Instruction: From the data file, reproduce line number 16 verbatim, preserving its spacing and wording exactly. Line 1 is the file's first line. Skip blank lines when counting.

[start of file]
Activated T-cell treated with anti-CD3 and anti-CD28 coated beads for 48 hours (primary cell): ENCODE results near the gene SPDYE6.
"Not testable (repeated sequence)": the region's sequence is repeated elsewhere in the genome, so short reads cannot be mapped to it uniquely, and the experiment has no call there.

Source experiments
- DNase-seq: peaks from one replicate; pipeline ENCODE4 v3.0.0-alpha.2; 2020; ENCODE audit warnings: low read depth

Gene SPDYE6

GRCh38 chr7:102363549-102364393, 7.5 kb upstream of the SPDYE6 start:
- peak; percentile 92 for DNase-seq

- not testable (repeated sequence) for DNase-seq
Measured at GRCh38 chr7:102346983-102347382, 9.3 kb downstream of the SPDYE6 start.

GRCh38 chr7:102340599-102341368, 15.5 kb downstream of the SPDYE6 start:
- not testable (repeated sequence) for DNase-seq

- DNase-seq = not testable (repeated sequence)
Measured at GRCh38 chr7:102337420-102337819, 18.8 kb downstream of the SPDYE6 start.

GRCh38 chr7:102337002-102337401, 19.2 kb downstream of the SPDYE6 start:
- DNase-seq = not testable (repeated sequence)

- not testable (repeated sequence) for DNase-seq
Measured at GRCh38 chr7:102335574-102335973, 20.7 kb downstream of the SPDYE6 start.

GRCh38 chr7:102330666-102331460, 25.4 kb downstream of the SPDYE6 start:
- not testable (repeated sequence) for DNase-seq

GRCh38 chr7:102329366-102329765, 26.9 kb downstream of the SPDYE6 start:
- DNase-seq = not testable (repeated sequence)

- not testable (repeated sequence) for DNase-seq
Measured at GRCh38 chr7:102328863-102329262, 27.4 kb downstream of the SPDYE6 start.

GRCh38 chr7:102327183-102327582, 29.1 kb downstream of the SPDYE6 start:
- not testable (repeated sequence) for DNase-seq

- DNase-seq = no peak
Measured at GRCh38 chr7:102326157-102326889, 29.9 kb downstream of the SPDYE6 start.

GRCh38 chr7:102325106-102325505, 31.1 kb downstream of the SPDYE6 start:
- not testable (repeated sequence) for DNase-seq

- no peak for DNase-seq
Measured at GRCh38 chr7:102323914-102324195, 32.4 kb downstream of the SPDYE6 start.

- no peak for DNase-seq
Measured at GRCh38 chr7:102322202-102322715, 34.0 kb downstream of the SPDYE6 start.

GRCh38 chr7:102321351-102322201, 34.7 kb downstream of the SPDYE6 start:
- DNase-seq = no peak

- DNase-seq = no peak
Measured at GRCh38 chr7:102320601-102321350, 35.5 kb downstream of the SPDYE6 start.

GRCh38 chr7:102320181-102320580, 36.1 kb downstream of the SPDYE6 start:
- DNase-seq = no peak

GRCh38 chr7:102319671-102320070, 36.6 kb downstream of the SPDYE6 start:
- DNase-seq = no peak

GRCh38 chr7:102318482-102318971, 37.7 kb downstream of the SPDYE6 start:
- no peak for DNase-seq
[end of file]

- not testable (repeated sequence) for DNase-seq